The addition of visuals to live musical performances has transformed traditional concerts into immersive fantasy worlds. One particular method of visual stimulation, liquid light shows, are seeing a resurgence.
The origins of this mystifying kaleidoscopic presentation stem from the 60's San Francisco counterculture. The basis of the technology needed for the projections include an old-school overhead projector, and two glass clock faces. Between the glass faces, mineral inks, oil and water exist in a constant state of flux, morphing and changing form to the tune of the audio, and displaying an array of vivid colours.
Some modern artists have decided to ramp up the experience by adding various effects boxes and video projections, while some stick to the classic analogue style. Fuzz Club will be presenting a two-part blog series highlighting notable performers in this craft. First up will be innerstrings, who is based in the UK out of Lewes.
Above image: Aquaserge by Andrea Shamlou
Photo Credit: innerstrings by Ollie Thomas Photography
Chris aka innerstrings was inspired by electric visuals at an early age. "My fascination for liquid light projection dates back to the 1970's, when as a child I saw my first psychedelic light show at a party in the Village Hall. It was an all encompassing affair and I remember my eyes being firmly planted on the ceiling for the duration of the evening", he shared.
"I’m amazed that several years after the initial spark of interest in psychedelic music again, that it is still going from strength to strength....Psych has never really left my consciousness though, there was a revival of sorts in the late 80's early 90's with bands such as Spacemen 3, Loop, The Shamen and Levitation ploughing that furrow." While he is most ardently inspired by the music itself, he notes filmmaker and fellow lights wizard Julian Hand as one of his favourite contemporaries.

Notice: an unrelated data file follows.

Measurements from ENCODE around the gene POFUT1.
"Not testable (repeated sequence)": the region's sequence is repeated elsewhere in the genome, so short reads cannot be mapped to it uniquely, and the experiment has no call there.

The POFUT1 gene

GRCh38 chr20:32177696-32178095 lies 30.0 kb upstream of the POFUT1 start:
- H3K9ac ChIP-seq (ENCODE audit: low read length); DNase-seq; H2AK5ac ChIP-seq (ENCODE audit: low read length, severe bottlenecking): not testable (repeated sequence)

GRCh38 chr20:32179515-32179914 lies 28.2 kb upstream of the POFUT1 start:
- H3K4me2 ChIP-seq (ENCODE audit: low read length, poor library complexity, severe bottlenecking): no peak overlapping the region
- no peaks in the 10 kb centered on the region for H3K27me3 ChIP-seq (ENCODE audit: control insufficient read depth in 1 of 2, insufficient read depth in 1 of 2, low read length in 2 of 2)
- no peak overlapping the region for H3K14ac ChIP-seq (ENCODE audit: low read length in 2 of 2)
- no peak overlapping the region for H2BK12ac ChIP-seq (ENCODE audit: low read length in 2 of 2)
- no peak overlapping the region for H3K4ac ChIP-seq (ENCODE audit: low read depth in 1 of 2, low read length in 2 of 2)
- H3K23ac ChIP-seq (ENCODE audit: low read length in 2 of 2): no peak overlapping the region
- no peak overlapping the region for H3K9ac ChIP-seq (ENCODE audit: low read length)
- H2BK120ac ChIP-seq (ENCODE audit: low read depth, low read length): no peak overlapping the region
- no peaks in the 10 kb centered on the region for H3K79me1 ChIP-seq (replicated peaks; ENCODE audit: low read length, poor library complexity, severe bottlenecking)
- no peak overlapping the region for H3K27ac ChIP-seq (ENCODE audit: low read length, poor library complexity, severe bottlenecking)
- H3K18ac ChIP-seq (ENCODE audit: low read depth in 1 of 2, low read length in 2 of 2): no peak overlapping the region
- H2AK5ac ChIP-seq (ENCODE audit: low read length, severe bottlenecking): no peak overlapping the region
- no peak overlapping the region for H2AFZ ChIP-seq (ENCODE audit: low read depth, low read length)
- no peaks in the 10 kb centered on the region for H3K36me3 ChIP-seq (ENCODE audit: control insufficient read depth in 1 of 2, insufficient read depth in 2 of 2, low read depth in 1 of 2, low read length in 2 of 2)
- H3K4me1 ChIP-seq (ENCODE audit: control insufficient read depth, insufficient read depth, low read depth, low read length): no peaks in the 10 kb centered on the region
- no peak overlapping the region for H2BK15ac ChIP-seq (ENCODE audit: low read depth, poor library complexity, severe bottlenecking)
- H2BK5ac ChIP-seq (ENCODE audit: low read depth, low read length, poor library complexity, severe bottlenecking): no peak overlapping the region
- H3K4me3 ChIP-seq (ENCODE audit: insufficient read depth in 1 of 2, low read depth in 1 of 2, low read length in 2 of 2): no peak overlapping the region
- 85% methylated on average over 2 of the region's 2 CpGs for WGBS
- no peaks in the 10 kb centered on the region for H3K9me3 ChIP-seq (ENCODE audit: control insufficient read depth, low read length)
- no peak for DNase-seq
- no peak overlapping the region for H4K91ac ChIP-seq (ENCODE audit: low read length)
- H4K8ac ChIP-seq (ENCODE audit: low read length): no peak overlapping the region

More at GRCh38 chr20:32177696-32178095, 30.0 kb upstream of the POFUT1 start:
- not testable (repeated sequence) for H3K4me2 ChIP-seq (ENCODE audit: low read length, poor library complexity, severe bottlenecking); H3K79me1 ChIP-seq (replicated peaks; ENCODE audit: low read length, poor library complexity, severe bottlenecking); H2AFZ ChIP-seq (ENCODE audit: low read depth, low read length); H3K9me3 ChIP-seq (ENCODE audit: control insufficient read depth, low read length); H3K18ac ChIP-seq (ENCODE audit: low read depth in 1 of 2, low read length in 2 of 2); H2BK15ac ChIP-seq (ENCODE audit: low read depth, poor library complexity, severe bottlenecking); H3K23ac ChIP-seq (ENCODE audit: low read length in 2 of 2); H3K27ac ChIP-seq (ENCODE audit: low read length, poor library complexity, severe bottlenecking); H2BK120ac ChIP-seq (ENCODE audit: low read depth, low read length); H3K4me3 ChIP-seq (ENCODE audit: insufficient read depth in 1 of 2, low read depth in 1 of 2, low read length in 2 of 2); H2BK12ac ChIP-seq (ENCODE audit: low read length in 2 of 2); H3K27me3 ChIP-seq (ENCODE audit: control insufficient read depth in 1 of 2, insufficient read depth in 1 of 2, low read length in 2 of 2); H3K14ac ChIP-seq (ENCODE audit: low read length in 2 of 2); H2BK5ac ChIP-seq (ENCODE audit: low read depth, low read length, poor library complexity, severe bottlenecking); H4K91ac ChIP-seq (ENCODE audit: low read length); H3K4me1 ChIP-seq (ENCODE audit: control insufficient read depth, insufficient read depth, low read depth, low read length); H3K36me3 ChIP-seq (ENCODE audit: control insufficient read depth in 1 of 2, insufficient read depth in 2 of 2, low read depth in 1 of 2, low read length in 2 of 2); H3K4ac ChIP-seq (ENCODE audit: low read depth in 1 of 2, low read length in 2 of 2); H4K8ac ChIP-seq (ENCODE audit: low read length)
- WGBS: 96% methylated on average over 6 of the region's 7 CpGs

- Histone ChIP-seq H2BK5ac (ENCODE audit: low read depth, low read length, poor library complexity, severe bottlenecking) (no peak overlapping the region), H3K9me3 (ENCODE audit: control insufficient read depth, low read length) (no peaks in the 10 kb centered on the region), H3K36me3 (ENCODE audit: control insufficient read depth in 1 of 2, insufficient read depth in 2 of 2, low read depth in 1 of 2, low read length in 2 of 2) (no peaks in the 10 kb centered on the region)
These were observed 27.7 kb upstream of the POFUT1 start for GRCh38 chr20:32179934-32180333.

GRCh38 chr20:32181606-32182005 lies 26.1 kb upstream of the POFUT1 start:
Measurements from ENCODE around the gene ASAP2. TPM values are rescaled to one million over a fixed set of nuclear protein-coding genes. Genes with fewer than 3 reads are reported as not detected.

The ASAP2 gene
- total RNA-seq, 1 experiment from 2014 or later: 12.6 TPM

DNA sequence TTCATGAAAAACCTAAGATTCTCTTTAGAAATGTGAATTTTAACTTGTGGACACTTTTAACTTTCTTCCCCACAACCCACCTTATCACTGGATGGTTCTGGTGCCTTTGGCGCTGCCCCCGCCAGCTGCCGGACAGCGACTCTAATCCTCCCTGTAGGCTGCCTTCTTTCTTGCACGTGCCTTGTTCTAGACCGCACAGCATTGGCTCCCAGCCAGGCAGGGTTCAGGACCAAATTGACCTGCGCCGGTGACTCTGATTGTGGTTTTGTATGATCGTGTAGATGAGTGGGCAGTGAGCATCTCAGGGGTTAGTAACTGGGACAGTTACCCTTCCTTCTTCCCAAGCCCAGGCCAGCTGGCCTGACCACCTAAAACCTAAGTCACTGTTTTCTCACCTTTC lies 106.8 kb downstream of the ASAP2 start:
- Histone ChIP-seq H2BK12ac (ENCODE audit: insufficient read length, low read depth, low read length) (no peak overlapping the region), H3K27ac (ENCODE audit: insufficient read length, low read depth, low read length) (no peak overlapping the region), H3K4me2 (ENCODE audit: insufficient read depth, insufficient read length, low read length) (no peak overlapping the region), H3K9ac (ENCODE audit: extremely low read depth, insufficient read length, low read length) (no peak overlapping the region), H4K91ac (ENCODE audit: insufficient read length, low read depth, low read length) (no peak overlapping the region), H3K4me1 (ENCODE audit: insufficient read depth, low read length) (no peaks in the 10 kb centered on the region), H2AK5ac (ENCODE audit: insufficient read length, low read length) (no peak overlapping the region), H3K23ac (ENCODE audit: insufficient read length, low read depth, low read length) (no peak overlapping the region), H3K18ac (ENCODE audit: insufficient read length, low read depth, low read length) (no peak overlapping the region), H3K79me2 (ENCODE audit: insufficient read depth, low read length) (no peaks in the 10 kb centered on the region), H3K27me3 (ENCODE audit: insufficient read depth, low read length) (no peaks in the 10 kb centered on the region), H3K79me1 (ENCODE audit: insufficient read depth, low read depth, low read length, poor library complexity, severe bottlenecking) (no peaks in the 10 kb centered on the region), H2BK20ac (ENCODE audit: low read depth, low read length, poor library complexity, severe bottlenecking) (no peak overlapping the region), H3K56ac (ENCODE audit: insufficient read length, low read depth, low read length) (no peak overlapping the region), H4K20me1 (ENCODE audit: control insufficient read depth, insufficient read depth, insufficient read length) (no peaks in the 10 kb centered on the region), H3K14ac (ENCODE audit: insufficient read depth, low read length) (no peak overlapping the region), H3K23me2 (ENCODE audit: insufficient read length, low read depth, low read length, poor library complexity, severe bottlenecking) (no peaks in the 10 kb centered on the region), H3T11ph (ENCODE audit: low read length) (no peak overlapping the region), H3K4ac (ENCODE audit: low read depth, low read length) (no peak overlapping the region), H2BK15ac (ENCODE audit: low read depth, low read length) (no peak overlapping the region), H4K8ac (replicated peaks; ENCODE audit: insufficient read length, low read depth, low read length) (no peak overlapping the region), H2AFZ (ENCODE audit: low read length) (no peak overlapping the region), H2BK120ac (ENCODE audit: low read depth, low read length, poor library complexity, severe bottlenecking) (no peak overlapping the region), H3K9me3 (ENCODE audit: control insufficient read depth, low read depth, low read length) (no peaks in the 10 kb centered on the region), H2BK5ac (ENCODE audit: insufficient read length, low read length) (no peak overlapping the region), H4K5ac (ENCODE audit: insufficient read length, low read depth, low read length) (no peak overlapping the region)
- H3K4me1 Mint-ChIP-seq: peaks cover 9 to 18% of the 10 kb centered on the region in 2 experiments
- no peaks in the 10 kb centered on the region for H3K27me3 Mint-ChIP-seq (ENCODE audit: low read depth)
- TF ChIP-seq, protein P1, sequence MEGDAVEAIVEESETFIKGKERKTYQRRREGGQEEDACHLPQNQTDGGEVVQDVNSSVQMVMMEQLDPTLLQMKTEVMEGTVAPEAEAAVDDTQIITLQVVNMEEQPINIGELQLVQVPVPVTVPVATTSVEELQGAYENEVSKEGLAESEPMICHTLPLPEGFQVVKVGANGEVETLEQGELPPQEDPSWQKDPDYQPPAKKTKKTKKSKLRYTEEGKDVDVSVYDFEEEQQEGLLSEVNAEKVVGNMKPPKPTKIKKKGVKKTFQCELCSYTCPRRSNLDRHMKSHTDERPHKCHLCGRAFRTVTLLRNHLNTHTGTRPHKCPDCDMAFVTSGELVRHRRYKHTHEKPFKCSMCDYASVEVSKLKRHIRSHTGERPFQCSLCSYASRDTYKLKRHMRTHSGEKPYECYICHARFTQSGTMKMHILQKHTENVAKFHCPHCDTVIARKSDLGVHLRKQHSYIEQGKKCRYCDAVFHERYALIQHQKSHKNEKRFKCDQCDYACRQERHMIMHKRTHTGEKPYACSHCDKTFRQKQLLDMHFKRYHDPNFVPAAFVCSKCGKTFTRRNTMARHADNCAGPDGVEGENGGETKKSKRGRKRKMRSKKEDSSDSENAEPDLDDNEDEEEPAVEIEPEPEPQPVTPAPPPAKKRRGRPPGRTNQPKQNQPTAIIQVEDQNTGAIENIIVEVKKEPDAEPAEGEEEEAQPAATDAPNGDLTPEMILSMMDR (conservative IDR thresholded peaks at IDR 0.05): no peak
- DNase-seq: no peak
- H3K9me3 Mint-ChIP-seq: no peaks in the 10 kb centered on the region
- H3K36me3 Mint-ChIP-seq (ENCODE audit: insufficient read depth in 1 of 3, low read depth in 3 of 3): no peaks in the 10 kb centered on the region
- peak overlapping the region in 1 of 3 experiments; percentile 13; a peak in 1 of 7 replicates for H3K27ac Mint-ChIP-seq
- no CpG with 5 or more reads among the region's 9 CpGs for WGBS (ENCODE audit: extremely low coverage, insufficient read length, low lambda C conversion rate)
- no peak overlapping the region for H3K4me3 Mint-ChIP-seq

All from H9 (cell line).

Photo Credit: Aquaserge, by Andrea Shamlou
Recently, the innerstrings light show has provided a delightful backdrop of contortions for several festivals and acts, including the Liverpool International Festival of Psychedelia, past editions of the Lewes Psychedelic Festival, and the first reunion show for pioneering shoegazers Ride. "Highlights would have to be 10000 Russos and Lola Colt, who were incredible at the last Fuzz Club show at The Brewhouse. The one performance that really springs to mind though is Tess Parks and Anton Newcombe at Liverpool. That room was rammed, and the performance was flawless, everything fell into place visually too. It took a while to wind down after that!"
In creating his shimmering atmospheres, Chris celebrates the spontaneity that encompasses the spirit of liquid lights. "Once the technical side of things has been sorted, which can be very stressful, once I’m in the zone, I’m very relaxed. You have to place a lot of faith in yourself that despite the random and unpredictable nature of the visuals, everything will be OK. Because the majority of my visuals are analogue at source, and weren’t pre-prepared, you really have to be on the ball, especially with live feedback visuals. Quite often, I just don’t have enough hands to operate the cameras, the laptop and effects at the same time."
Equally at home in the dance music scene, he enjoys working in spaces with crowded dance floors, low ceilings, and crisp white walls that will enhance the dizzying rainbow swirls he produces. "A decent selection of Real Ales is quite important too!" he adds.
Photo Credit: Soccer96 by Andrea Shamlou
Fans of innerstrings' oceanic projections can catch him performing alongside acts at the upcoming Under The Arches (presented by Fuzz Club, monthly starting March 5th), Cosmosis Festival (March 12th), and the revival of Lewes Psych Fest (March 19th, which will include music from The Cult of Dom Keller).
- Lindsay Krause